I write because…

I write because…

Actually I don’t write enough – I get caught up in the detail, in the ‘I need to think about that a bit more before I commit to paper or screen‘, and of course I rarely get to that point.

However, I write because there’s a lot inside me that needs a way out, and writing usually is a way for me to make some sense of it all.

Some of thoughts, feelings and ideas are big – so big that I can’t see ‘the woods for the trees’ and it’s hard to get perspective. Writing allows pieces to come out which helps me put things together in a way that I can understand better.

I also write because it’s good to read it back one day. Reading back through some old notebooks a few years ago helped me realise that I had had a very negative view on many issues (including myself). It actually scared me to read some of it back because I didn’t think that was how I was actually feeling at the time, but clearly I was!

But it’s not all bad. Reading old journals brings back feelings, emotions, thoughts, ideas, plans and much more that makes my life seem much richer and connected. I can see what ideas and thoughts have persisted and maybe make an effort to concentrate on some things more than others.

I write because it won’t solve all my problems, but it will help me become aware of them.

#everydayinspiration


Image by https://unsplash.com/@alejandroescamilla

 

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Tackling anxiety with herbs

Tackling anxiety with herbs

A couple of years ago, I started to realise that anxiety and depression were getting the better of me. Despite all the ‘living in the moment’ and mindfulness I espouse, sometimes, you get in a deep rut and you need additional help to get out of.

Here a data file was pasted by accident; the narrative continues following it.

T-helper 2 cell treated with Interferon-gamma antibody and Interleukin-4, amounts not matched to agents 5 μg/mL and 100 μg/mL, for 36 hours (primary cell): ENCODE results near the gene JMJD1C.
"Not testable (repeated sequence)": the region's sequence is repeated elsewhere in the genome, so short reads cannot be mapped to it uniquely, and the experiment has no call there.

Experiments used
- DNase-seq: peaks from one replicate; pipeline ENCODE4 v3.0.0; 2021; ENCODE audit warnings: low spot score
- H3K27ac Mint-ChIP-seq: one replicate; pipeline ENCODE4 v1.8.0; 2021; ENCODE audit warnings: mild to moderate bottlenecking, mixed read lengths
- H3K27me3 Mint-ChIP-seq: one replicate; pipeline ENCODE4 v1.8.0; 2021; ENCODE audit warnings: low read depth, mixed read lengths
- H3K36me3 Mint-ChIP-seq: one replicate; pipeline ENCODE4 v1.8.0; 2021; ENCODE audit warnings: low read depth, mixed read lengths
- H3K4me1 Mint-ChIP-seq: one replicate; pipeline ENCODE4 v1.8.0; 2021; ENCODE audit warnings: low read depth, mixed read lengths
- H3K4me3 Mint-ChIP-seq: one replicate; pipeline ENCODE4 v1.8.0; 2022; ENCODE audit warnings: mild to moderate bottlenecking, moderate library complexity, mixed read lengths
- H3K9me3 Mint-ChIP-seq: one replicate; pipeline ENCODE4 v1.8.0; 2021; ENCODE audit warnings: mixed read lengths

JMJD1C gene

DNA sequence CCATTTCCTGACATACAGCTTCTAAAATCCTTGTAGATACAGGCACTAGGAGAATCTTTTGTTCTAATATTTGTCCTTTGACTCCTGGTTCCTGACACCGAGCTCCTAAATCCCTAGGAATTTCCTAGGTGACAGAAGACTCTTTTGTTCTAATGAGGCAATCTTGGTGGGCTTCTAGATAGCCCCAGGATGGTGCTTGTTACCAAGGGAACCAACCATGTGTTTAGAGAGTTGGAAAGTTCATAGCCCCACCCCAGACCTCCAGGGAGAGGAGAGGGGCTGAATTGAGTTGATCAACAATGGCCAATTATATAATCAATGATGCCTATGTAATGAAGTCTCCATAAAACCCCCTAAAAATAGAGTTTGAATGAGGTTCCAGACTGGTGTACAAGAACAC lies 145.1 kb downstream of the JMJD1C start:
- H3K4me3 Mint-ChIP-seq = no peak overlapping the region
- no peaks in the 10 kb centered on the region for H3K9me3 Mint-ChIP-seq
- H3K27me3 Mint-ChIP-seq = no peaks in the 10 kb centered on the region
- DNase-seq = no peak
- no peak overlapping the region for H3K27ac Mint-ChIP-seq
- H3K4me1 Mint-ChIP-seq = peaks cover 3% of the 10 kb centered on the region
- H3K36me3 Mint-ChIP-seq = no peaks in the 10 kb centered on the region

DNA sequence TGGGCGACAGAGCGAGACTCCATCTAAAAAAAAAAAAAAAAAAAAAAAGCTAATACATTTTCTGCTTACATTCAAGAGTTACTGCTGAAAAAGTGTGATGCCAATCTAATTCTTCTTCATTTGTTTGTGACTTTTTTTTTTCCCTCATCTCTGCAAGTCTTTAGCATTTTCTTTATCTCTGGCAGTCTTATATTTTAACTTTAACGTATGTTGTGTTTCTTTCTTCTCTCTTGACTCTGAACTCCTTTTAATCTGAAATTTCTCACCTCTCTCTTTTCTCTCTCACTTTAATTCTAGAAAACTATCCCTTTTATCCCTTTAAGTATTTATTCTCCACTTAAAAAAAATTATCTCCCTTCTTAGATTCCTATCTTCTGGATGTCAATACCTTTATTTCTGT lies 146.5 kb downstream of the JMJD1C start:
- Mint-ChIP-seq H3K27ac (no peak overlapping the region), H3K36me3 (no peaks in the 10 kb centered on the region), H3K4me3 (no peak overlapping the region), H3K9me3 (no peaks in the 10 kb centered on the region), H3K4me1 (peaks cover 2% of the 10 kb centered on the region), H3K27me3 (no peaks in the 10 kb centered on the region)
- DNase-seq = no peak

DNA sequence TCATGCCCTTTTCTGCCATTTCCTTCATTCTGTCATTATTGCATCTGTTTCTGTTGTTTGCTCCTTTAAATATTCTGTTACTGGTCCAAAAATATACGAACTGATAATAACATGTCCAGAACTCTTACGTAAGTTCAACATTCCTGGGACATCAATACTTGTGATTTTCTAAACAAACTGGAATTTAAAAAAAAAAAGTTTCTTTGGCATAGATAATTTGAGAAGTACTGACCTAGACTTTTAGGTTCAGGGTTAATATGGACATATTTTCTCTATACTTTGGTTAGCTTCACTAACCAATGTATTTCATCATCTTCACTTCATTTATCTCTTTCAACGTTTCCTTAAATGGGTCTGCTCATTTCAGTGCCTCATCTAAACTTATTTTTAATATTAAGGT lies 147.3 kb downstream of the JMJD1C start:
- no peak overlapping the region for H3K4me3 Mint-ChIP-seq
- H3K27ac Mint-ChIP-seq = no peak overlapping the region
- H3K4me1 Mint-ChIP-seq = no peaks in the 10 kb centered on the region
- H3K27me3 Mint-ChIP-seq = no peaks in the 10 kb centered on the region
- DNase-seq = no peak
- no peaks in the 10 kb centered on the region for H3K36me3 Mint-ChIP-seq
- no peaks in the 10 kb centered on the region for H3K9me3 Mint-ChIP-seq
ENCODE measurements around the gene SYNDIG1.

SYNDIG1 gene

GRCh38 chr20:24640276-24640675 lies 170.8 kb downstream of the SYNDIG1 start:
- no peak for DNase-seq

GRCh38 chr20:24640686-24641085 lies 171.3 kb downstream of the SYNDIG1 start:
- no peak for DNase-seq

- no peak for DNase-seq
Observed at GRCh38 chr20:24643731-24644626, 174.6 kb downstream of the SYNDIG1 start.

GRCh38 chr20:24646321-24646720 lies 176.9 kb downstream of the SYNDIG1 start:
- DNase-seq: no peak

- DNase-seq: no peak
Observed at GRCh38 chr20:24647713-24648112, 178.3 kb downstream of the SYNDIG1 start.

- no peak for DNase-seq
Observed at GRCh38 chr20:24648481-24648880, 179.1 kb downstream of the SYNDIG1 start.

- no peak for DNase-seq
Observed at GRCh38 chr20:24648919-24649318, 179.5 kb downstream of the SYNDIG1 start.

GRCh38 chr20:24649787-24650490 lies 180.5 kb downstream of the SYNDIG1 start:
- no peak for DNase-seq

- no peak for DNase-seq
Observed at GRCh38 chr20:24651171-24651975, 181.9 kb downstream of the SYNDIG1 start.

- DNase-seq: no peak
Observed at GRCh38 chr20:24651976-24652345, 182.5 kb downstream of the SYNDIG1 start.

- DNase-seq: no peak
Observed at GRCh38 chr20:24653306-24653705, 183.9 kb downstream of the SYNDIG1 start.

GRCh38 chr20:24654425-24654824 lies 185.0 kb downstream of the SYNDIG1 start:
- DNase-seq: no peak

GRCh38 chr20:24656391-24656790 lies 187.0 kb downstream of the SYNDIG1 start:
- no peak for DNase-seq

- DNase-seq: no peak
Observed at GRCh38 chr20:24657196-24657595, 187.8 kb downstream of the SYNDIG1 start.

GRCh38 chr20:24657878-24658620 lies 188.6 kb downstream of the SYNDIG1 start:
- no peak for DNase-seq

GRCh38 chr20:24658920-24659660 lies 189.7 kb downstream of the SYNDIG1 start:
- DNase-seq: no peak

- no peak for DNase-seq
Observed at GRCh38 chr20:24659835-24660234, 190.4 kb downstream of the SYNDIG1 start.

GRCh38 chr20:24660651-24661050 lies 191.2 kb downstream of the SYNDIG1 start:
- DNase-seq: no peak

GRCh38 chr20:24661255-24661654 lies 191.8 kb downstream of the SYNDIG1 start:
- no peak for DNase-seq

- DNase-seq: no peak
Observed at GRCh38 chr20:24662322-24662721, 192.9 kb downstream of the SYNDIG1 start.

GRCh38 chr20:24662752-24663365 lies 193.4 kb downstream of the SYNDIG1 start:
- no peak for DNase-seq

My anxiety was actually starting to have physical effects on me, as well as that, my mood swings sometimes made me not the nicest of people to be around, which affects my loved ones (more than appreciated).

I didn’t want to take prescription drugs, so I sought the advice of a friend who is a herbwife. She asked me to visit my doctor and get blood tests and a check up to make sure that there was nothing physical.

At the check-up, my doctor was very good, and wondered why I didn’t want to take pharmaceutical anti-depressants, but ultimately accepted that I didn’t (he mentioned the option of counselling…). All blood tests were fine so onwards with the herbal approach…

I was given some herbal preparations and some ‘exercises’. The exercises, which I’ll explore later on, are geared towards getting my mind into a more positive place – one of my ‘problems’ is that I have taken a very negative view on some things, and have struggled to see positives. Elements of this blog reflect that – it’s so hard to find the balance between wanting to be informed and not wanting to be overwhelmed or feel helpless with the bad stuff.

Anyway, I’ll write more on a future blog post, for the moment, here’s what I’m working with, herbally speaking.

Medicines

The herbal preparations are broken down into ‘daily supplements’ and ’emergency’ treatments.

Daily / Herbal Tonic: tincture comprised of 2 parts Vervain (adrenal support), 2 parts Nettle (blood cleanser, adrenal support), 1 part SJW (nervine), 1 part Evening Primrose (for stress with digestive issues), 1 part Motherwort (nervine). Dose 1 tsp 3 times a day.

Daily / Nettle Seed: 1 – 2 tsp each day (on porridge?) for adrenal support.

Emergency treatment 1 – Scullcap: 1 dropperful under the tongue for the ‘screaming habdab’ moments. Bottle to be carried with me at all times. Not to be used more than 3 times a day.

Emergency treatment 2 –“I don’t give a shit” tea: 1 tsp or 1 pinch each of vervain, chamomile and lemon balm. Infuse in just boiled water for 10 minutes, strain and drink. Not more than twice a day. Recommended to be taken after work.

I also get stressed because I over commit and then struggle to get everything done (can’t see the woods for the trees…). Part of this is that I want to please everyone so have difficulty in saying ‘no’.  To help with that, my herbwife asked me to search out some Yarrow (which I have in my garden) and take a piece around with me to help boundary issues (where you stop and other people/things start).

In addition to the herbal medicines, I’ve also been given some things to think about and some journalling tasks – more on that soon…

One of the important things to remember is the importance of tackling the underlying causes. Medicines will give symptomatic relief, and in some cases, being free from the symptoms enables you to move to a ‘better place’.

Please note that I am not suggesting or recommending treatments. Anxiety and depression are complex issues and there is no ‘one size fits all’ solution. Always seek appropriate advice!